The United States Reported a Decrease of Nearly $ 3.4 Billion in Arms Export Deals In 2018
WASHINGTON, the U.S. (BulgarianMilitary.com) – A new Security Assistance Monitor report shows a decline in the US arms sales in the past 2018, learned BulgarianMilitary.com.
The report says that the Middle Eastern countries Bahrain, Qatar, Saudi Arabia, Kuwait and the UAE, which are regular customers of the US arms technologies, have decreased their share of US arms purchases in the last year.
According to William Hartung, who is a Project Director of Arms Security projects at Security Assistance Monitor, this year and next year, the U.S. is expected to increase its sales in Asian countries.
According to him, this is as a result of the fact that the Trump administration has turned its attention to Russia and China, which in turn suggests that the United States to seek a change and turn to direct arms exports to allies from Europe and Asia.
According to the report, the total value of the deals for the previous year is USD 78.8 billion, which is USD 3.4 billion less than in 2017.
The report highlights that arms export to Middle Eastern and North African countries has decreased by 14.7%, and by 9.3% to East Asian countries and the Pacific.
However, this is not the case with U.S. allies from Europe and Eurasia, where there is an increase in export share from 29.5% in 2017 to 55% in 2018, and many European countries are currently considering the opportunity of purchasing Lockheed Martin F-16 or Boeing F / A-18.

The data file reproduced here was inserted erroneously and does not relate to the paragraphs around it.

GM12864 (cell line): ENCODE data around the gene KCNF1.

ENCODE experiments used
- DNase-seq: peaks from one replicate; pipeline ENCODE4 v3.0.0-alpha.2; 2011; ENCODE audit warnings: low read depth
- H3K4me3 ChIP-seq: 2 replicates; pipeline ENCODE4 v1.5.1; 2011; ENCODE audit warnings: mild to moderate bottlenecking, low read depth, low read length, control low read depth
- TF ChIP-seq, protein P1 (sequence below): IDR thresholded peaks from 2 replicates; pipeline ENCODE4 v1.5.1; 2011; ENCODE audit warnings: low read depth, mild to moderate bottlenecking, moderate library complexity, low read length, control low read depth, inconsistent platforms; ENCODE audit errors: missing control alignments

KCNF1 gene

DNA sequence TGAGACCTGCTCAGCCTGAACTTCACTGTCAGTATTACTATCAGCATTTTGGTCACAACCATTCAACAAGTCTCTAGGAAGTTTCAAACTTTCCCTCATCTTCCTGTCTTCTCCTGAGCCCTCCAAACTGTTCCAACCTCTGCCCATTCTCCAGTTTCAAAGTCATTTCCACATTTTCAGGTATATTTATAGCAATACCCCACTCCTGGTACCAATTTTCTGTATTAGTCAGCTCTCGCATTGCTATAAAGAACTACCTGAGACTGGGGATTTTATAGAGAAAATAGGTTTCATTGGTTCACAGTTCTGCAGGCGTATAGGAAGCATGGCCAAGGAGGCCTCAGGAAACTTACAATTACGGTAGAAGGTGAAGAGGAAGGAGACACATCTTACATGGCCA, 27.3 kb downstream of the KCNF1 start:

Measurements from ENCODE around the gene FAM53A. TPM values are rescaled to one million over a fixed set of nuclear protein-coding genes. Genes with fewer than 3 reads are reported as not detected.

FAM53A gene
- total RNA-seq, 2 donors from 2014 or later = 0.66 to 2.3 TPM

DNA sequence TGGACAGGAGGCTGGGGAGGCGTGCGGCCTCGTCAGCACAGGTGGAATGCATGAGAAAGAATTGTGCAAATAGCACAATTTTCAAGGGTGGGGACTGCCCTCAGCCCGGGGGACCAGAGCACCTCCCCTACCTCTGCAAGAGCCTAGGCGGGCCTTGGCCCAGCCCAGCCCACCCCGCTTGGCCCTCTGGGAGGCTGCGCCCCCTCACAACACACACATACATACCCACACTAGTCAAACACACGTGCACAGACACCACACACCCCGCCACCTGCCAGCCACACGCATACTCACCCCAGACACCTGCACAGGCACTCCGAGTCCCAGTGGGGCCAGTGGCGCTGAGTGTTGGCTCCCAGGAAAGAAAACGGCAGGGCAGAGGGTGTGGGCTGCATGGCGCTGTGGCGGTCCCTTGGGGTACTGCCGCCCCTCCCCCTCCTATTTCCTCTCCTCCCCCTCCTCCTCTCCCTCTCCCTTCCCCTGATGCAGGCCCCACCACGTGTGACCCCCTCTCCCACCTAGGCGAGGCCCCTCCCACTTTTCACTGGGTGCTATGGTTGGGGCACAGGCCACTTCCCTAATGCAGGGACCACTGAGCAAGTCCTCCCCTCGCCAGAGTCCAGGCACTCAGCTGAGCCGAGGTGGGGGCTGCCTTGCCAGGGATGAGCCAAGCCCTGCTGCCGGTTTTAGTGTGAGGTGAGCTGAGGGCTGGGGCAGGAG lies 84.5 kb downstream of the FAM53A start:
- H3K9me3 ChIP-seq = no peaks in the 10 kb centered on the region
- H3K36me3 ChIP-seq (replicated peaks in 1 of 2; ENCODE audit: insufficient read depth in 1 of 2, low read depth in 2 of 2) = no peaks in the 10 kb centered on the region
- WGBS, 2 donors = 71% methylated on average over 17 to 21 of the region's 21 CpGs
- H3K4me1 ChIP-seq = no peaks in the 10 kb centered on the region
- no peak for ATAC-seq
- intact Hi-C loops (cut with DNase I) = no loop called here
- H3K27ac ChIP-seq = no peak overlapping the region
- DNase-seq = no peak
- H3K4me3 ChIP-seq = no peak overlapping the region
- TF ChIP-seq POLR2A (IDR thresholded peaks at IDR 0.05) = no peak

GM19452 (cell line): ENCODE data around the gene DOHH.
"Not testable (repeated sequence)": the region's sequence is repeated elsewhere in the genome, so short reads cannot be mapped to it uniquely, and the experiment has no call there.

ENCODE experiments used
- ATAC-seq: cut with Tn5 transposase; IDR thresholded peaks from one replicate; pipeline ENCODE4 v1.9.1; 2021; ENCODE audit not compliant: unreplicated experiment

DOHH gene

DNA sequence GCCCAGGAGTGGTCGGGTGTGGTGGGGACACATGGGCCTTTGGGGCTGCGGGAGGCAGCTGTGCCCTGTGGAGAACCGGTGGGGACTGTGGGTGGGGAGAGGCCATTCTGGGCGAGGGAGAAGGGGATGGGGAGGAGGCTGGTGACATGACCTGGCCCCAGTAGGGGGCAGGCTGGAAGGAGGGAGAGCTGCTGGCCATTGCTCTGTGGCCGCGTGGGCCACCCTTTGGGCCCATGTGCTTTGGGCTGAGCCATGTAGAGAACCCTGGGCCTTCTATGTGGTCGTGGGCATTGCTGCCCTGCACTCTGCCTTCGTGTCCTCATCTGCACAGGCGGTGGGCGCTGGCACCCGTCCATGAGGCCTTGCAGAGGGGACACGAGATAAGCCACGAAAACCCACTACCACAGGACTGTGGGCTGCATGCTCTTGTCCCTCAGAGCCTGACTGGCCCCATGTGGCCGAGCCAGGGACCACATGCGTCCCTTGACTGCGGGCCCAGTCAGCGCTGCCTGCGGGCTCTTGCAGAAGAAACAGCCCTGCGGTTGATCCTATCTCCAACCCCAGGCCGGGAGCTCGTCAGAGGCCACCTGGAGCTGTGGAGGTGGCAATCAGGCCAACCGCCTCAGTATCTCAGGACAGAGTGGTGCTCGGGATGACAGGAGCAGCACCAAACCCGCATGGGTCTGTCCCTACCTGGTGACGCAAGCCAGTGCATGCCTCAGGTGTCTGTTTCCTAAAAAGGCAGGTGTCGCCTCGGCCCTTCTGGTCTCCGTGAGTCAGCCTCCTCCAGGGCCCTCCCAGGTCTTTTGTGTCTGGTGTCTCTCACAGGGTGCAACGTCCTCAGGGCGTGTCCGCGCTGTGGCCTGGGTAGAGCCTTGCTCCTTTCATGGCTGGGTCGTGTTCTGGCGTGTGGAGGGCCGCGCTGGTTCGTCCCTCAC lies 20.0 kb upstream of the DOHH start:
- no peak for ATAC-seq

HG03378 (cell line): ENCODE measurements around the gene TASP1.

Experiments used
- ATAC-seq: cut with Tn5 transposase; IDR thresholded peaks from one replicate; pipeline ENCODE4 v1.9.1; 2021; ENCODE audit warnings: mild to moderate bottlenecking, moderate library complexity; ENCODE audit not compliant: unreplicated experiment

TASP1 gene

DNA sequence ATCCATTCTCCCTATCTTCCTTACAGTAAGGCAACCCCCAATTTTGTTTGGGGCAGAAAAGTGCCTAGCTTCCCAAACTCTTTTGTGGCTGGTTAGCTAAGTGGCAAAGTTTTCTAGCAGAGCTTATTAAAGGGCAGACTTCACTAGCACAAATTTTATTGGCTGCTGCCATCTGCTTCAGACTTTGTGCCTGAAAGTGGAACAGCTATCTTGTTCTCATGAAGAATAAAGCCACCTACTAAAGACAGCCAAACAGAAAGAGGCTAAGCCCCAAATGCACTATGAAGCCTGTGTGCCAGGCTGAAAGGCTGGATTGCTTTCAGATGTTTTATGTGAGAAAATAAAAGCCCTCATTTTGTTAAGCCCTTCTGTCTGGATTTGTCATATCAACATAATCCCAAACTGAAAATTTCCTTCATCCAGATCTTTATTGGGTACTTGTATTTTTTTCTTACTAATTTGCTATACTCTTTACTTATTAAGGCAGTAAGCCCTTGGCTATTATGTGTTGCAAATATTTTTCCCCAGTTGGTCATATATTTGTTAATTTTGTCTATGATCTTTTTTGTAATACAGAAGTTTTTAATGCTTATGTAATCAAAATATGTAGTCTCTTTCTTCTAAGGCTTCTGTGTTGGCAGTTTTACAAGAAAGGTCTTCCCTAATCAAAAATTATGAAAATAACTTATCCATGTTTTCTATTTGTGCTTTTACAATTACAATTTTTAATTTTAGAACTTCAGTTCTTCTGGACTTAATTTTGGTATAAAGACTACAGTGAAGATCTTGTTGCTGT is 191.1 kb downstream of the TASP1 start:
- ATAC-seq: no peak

BulgarianMilitary.com recalls that Bulgaria is also part of the overall market scene of the U.S. arms exports as it has allocated funds to its budget for the renovation of the Bulgarian army and has already been negotiating with the U.S. for the purchase of 8 F-16 aircraft at a total value of BGN 1.8 billion.
According to William Hartung, the decrease in the U.S. arms export deals is just market saturation. Another factor that should not be underestimated is the Pentagon’s annual strategy, which gives priority to the aim the U.S. to be competitive with Russia and China.
Cowenand Company analyst Roman Schweiser shares that the Trump administration has prioritized the sale of US weapons, but some Trump’s external policies have led to its non-accomplishment.
“In the middle of the fiscal year 2019, the arms sales approved by the State Department have been less than the last three years”, continues Roman Schweiser.
Partial decrease in the arms exports from the United States to the world may also be due to the government shutdown in December and January.
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Translator editor: Monika Evgenieva
Source: Defense One